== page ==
February 27th: Seven


Release Date: 1995
Director: David Fincher
Why I picked this: I’m a fan of Fincher

Again, it was difficult to watch this movie knowing some key elements that arise ahead of time. Still, this is a very well directed film with a great atmosphere. There is quite a lot of disturbing content, violent and gruesome content that some might not be able to handle. But, and forgive me if I come across as morbid, I enjoyed it. The gruesomeness was done in such a smart and clever way that I didn’t care too much. The movie focuses on two detectives following a serial killer who bases his murders on the seven deadly sins; as mentioned, these are very smartly thought out and executed murders. The two detectives are David Mills, played by Brad Pitt, who has recently transferred to this unnamed city. He partners up with old-fashioned detective William Somerset, played by Morgan Freeman, who is due to retire soon. They are both effective in their roles, and have good on-screen chemistry together. The whole young/old cop dynamic is something that is overdone in fiction, with Pitt’s character being more impatient and quick to act, while Freeman’s character is more wise and by the books. Though cliched, the performances of the two main leads actually freshen up this dynamic. There aren’t any moments where the acting from these two will stand out, save for maybe the ending. In fact, I felt that the two lead characters took a backseat to the visuals and the themes. There were aspects of the plot that I simply didn’t care about, such as one subplot involving Mills’ wife, played by Gwyneth Paltrow, confiding in Somerset on a secret. However, an introduction of another character will definitely stand out. As previously stated, this movie has a great atmosphere; the city is alive, but there is this dirtiness and scumminess that covers it. Scenes in which it is raining heavily enhance this atmosphere, and overall, the movie has a dark and cynical tone. It certainly has a cynical tone as well, and a cynical message regarding society. The movie depicts the world as not only corrupt, but imperfect. There is a great conversation between Mills and Somerset about the inherent qualities and flaws of man, an they both come to a fundamental disagreement. The movie uses low angles, shadows, and smooth camera movement, with the exception of some scenes of action. The movie’s color palette ranges from very warm colors to darker colors to convey bleakness. The score is loud and pretty standard, but surprisingly enhances a lot of the suspense of the movie, particularly at the end. Overall, this feels like a modern day noir film; dark, cynical, and sharing many of the visual and audio qualities of classic noir films.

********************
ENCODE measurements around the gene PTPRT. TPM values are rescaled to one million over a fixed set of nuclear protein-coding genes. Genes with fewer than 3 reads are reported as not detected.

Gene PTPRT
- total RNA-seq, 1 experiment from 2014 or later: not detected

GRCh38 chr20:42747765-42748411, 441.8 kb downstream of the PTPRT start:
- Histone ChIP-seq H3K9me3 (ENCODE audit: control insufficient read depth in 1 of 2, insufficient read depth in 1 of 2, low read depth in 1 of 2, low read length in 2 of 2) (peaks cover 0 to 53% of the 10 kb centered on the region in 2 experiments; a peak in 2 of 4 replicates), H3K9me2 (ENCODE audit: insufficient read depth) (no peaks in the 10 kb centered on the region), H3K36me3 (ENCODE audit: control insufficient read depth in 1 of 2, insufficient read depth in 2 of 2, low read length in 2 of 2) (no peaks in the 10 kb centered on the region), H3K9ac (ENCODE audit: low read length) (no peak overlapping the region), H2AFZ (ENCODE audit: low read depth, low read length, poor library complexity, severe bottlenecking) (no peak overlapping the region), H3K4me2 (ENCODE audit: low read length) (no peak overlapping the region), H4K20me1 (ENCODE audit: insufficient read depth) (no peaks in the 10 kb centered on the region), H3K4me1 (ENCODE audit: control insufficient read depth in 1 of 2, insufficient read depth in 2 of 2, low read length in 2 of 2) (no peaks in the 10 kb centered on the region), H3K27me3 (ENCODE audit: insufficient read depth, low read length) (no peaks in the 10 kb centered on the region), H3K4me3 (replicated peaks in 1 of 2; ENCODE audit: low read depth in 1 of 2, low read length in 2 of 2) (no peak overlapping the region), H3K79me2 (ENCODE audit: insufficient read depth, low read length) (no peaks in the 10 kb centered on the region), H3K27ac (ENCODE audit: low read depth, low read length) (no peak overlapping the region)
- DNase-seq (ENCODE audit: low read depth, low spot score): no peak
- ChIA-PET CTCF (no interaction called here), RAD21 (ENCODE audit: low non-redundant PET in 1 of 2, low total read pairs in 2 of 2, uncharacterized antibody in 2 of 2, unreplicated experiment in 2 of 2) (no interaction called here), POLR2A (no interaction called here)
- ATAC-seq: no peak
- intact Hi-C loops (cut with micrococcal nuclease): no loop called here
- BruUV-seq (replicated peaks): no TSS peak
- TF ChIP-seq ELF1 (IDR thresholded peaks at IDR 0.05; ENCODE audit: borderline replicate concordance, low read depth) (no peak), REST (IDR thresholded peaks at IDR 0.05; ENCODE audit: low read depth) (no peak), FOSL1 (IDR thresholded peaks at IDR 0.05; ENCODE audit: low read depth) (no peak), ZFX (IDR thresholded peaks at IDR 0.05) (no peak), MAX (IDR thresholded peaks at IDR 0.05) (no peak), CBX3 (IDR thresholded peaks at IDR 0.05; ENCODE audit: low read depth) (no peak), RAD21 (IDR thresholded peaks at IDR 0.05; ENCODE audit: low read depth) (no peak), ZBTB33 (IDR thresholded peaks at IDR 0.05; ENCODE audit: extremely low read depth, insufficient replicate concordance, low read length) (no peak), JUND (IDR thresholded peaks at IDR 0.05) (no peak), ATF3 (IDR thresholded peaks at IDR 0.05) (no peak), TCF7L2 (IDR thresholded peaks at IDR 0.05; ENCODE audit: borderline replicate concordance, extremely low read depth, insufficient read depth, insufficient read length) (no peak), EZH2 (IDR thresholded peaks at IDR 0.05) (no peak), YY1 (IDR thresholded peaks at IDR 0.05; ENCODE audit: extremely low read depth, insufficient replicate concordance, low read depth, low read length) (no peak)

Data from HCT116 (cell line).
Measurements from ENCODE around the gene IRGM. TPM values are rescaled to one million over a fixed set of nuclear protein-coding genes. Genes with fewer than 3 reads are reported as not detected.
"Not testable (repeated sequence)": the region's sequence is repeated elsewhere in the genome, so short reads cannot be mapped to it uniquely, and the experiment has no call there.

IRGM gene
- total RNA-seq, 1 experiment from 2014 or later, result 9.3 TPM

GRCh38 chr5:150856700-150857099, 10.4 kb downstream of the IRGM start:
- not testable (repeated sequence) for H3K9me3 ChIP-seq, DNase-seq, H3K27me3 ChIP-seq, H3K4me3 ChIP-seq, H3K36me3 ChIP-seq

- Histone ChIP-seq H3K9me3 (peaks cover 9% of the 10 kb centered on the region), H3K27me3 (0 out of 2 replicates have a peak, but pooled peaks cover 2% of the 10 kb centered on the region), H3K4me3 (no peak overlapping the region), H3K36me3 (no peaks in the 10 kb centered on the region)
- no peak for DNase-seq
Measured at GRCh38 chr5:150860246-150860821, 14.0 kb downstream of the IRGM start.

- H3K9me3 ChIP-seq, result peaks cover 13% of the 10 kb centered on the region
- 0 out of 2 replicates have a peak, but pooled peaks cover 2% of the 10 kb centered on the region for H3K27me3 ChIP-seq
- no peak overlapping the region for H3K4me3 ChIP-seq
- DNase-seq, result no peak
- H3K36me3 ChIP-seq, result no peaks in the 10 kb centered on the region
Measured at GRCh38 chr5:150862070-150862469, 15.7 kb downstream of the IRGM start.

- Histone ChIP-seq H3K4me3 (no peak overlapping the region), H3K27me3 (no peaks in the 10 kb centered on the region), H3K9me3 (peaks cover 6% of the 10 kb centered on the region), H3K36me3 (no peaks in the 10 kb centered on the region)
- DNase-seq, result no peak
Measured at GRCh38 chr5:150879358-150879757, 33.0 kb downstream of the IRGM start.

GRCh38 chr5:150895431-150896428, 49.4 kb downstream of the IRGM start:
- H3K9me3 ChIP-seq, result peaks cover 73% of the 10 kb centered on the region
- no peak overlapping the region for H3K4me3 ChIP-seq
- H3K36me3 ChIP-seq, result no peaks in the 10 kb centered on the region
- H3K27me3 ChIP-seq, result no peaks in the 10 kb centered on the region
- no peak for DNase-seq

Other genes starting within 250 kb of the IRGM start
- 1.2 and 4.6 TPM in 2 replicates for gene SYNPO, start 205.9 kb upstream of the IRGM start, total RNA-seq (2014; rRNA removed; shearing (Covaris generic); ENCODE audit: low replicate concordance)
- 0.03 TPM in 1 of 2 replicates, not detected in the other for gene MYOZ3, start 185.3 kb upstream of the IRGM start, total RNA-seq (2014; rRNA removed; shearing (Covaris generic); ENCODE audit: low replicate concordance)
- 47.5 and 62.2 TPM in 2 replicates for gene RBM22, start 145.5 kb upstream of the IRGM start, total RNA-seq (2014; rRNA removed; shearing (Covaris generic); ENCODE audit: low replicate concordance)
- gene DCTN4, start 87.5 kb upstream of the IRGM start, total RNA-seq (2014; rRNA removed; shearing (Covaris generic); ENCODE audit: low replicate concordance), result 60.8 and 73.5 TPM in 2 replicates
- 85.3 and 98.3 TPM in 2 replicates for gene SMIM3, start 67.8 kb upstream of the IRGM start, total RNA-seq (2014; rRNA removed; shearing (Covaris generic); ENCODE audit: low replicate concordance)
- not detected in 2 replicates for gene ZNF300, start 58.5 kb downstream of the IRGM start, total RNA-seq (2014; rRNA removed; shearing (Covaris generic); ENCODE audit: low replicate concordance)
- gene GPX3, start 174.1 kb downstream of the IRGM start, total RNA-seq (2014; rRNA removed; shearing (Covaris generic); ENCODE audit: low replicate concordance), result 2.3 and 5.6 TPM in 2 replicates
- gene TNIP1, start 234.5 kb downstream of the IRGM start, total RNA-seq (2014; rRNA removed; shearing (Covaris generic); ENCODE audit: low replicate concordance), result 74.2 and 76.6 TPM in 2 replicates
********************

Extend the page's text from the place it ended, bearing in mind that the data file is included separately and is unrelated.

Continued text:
The characters aren’t very strong, with a special exception, but what is strong are the well crafted visuals and dark atmosphere, with an effective use of graphic and shocking content.


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